April 1922


Around this time, British military intelligence estimated that 75% of the IRA in Munster and Dublin were anti-Treaty.


Curran J M (1980), pg 172


An order in council of the British government transfers control of the Revenue departments in Dublin Castle to the Provisional Government and sets guidelines for the transfer of other departments.


Curran J M (1980), pg 180


Following the setting up of the anti-Treaty Executive, the pro-Treaty GHQ in Beggar’s Bush, from this date, began to re-organise the Divisions and Brigades of the IRA, paying a set number of officers in each Division.  This re-organisation took place over the following period with Executive officers being replaced with officers loyal to Beggar’s Bush.


McDermott (2001), pgs 198-199


Collins attempts to give a speech to a large crowd in Castlebar, Co. Mayo but it is disrupted by anti-Treaty men from the West Mayo Brigade. 

At one point shooting breaks out and a civilian, Mrs Fogarty, is wounded.  One of Collins’s men, Charlie Byrne, is arrested as is pro-Treaty Joe Ring from Westport.  Both are subsequently released. 


Price (2012), pgs 207-209


In a case of severe agrarian unrest, the home of the Horkan family is raided at Grallagh, near Straide, Co. Mayo in an attempt to force them to sell land the family had recently bought.  Anne Horkan is shot dead and her sister, Kate, is seriously wounded.  One of the raiders, Patrick Gallagher, is also killed.


Price (2012), pg 212


Anti-Treaty men raid the post office in Ennis, Co. Clare and take away £82.


Power (2020), pg 25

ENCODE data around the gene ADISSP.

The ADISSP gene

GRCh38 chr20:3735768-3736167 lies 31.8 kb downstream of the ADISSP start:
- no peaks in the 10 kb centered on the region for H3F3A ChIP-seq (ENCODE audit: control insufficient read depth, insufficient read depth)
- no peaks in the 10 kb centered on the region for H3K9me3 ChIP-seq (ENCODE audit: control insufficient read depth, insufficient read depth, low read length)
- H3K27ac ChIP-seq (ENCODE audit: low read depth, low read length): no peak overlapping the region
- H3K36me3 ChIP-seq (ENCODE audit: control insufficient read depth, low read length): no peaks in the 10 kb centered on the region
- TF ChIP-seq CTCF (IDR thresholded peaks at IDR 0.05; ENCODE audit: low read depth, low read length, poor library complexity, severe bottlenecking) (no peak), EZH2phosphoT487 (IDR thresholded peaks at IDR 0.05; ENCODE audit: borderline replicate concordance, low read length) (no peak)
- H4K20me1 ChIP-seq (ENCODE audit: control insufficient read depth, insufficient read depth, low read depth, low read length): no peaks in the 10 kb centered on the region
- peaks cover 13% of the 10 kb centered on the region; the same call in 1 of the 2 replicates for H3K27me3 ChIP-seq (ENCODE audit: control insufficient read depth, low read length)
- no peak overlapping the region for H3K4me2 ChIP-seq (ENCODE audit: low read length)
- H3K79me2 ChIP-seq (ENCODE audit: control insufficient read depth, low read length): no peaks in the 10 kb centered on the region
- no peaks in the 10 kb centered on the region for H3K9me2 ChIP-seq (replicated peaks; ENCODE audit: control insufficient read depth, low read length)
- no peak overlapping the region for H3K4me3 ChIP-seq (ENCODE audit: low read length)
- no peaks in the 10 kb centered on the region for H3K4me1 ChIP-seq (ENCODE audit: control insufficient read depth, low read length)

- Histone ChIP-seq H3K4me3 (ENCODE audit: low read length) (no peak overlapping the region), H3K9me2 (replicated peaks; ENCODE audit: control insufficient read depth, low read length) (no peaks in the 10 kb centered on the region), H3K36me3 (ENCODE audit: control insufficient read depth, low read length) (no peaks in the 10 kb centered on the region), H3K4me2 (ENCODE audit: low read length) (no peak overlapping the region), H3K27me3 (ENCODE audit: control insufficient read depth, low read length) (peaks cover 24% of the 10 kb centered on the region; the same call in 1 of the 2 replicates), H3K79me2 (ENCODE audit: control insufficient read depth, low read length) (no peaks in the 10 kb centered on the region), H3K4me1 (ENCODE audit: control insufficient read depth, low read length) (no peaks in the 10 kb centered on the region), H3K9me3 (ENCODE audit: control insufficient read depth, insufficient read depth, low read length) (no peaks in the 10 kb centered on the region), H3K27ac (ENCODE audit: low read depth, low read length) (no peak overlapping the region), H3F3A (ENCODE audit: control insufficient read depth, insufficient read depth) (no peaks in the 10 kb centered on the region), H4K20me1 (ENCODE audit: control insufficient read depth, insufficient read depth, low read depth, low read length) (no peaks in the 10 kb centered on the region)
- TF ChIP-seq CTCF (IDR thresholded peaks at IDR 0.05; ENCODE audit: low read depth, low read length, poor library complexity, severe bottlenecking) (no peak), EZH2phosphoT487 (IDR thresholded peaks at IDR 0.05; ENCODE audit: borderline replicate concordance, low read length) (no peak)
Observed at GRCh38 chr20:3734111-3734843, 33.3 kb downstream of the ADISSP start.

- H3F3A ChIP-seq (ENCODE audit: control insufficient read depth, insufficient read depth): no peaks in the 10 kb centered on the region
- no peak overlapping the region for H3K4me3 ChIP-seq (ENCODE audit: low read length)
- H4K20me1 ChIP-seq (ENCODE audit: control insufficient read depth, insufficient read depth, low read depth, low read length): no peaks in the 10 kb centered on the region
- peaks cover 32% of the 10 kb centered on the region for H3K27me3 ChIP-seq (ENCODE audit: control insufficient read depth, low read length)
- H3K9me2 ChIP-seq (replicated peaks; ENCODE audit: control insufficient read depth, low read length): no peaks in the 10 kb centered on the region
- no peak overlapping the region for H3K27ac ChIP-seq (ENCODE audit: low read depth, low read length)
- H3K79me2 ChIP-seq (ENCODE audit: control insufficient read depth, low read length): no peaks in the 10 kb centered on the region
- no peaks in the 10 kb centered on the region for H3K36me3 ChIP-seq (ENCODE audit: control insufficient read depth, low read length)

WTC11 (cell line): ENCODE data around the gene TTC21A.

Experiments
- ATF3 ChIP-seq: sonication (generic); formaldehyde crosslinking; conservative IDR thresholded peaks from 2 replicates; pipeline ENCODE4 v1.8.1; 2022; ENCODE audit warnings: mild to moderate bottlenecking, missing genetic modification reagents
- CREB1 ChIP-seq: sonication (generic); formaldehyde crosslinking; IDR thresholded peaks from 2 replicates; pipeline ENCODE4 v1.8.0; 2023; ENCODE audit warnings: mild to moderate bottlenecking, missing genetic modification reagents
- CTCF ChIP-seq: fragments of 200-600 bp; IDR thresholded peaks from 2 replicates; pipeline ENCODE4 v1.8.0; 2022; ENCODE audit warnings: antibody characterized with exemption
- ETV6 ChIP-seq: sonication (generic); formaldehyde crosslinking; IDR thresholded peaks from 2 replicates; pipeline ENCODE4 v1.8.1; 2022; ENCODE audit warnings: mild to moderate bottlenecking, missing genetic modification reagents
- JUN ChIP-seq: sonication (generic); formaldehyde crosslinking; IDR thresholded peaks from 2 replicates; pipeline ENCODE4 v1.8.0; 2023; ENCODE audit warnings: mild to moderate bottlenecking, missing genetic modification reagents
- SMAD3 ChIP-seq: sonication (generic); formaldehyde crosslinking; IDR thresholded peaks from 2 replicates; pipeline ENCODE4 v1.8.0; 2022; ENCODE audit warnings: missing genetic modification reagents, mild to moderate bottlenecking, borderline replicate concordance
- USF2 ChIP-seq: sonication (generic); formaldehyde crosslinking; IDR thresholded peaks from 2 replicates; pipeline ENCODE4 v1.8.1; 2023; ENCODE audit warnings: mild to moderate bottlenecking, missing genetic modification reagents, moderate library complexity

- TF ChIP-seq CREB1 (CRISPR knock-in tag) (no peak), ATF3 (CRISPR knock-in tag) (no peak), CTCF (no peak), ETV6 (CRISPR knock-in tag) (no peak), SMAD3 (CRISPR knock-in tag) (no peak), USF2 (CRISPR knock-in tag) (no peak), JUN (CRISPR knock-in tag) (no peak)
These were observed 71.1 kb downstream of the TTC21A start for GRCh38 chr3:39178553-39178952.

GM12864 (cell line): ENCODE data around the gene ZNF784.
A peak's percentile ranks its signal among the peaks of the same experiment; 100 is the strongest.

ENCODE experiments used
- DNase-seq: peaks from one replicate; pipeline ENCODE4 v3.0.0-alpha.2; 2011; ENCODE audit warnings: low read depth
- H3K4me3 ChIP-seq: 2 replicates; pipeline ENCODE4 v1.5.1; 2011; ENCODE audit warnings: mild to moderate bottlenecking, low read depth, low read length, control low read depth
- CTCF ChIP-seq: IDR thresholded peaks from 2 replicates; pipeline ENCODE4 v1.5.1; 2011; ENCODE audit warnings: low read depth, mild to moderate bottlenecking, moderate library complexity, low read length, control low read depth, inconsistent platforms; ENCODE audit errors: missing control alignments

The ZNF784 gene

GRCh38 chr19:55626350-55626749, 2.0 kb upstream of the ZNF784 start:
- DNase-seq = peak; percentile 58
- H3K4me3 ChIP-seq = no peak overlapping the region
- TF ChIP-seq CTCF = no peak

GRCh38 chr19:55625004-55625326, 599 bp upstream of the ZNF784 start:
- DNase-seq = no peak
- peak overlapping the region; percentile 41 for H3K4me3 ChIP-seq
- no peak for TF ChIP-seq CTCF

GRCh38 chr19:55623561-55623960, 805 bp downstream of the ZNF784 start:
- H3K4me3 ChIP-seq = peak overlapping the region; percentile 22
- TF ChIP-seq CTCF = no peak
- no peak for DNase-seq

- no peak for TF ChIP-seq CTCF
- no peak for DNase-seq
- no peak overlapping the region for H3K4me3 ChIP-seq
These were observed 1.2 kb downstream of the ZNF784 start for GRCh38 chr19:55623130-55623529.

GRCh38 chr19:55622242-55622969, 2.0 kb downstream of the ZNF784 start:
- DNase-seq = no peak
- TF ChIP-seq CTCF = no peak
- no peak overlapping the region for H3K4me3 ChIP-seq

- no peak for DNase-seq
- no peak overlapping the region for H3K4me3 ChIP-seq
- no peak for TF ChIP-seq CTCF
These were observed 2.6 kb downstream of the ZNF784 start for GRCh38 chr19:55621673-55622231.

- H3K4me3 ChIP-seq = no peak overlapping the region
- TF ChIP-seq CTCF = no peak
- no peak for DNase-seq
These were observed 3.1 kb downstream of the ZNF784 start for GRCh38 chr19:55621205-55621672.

Over 500 USC men carry out a major sweep of the Cookstown, Greencastle and Draperstown area in Co. Tyrone.  They detain over 300 men but only four are considered to be members of the IRA.


Lawlor (2011), pg 256


De Valera makes a speech in Dundalk deriding the 2nd Craig-Collins pact saying that it implies that northern nationalists have to recognise the Belfast government.


Phoenix (1994), pg 201


Limerick’s Protestant Young Men’s Association’s premises on 97 O’Connell St, Limerick is damaged by a bomb.  Three day earlier (on March 30th) it had been subjected to gunfire and on March 29th, the Association’s pavilion at Farranshone was burned down.

Liam Forde, O/C Mid-Limerick Brigade IRA, condemned these attacks.

See Apr-04-22/2.


O’Callaghan (2018), pg 122


An RIC constable and a number of Special Constables come under fire at the corner of Old Lodge Road and Lime Street in Belfast resulting in the death of the RIC man (Constable George Turner). 

Parkinson says that this killing took place on April 1st and resulted in the Arnon St Affair – see Mar-31-22/4

He also says that considerable controversy surrounds the killing of Constable Turner.


Abbott (2000), pg 284; Parkinson (2004), pg 245; Parkinson (2020), pgs 168


Both the Belfast Newsletter and the Belfast Telegraph condemn the Arnon St killings but without attempting to ascertain who were the assailants or their motivation. 


Parkinson (2004), pg 246


A meeting of the officers of the anti-Treaty 1st Northern Division takes place in McCarry’s Hotel in Letterkenny, Co. Donegal. 

Those present included Sean Lehane, O/C; Charlie Daly, V/C; Peadar O’Donnell, Divisional Adjutant; Joe McGurk, Divisional QM and Mick O’Donoghue, Divisional Engineer.  They decide to take over Glenveagh Castle as Divisional HQ and also occupy and garrison the masonic hall in Raphoe.  Both were occupied in the next few days.  They also decided to attack Garrison in Co. Tyrone – See Apr-06-22/3.

In the days that followed, Lehane travelled throughout Donegal carrying out inspections and making new brigade appointments including: Sean Hegarty as Derry O/C; Jack Fitzgerald as East Donegal (Lagan) O/C; Brian Monaghan as south Donegal O/C and Frank O’Donnell (brother of Peadar) as North-West Donegal O/C.


Ó Duibhir (2011), pgs 87-88